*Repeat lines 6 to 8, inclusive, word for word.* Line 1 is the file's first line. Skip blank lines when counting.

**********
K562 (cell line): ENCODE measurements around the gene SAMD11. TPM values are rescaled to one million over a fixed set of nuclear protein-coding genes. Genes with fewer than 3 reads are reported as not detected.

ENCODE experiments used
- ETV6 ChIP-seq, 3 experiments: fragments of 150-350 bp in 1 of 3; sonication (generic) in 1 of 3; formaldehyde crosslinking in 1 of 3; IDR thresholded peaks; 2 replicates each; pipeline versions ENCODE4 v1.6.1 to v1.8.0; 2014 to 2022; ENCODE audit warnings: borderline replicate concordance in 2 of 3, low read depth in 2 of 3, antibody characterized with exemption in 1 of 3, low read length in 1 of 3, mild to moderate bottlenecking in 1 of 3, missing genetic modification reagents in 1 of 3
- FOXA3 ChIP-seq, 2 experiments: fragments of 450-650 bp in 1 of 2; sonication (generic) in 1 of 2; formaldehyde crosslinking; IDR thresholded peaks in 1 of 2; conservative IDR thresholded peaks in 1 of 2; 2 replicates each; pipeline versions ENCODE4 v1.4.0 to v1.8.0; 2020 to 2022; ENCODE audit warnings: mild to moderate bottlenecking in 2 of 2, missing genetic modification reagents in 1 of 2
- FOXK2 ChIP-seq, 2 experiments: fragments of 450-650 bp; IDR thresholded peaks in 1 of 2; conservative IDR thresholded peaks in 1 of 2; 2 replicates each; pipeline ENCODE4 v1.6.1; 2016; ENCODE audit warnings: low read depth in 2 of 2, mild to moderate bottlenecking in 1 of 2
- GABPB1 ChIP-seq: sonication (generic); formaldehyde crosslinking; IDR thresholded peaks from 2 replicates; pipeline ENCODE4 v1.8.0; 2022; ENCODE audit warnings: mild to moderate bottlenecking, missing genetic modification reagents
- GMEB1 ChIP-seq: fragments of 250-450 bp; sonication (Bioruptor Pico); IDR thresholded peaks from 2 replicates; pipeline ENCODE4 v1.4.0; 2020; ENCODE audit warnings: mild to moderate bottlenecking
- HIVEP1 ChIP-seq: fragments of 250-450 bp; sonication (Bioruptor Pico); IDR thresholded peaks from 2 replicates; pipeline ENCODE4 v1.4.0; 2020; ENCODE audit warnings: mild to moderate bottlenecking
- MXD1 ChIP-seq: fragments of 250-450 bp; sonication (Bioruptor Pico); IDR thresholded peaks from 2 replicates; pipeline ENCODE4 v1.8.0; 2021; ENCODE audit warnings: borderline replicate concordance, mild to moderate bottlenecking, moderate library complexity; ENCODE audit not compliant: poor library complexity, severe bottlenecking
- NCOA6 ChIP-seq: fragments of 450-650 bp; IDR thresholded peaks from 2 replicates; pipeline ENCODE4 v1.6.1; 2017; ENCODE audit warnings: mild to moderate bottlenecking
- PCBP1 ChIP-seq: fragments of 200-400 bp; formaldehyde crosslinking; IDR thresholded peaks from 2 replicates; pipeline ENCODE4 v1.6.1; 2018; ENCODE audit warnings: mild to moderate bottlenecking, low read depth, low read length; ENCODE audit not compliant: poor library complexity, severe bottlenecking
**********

- GABPB1 ChIP-seq: sonication (generic); formaldehyde crosslinking; IDR thresholded peaks from 2 replicates; pipeline ENCODE4 v1.8.0; 2022; ENCODE audit warnings: mild to moderate bottlenecking, missing genetic modification reagents
- GMEB1 ChIP-seq: fragments of 250-450 bp; sonication (Bioruptor Pico); IDR thresholded peaks from 2 replicates; pipeline ENCODE4 v1.4.0; 2020; ENCODE audit warnings: mild to moderate bottlenecking
- HIVEP1 ChIP-seq: fragments of 250-450 bp; sonication (Bioruptor Pico); IDR thresholded peaks from 2 replicates; pipeline ENCODE4 v1.4.0; 2020; ENCODE audit warnings: mild to moderate bottlenecking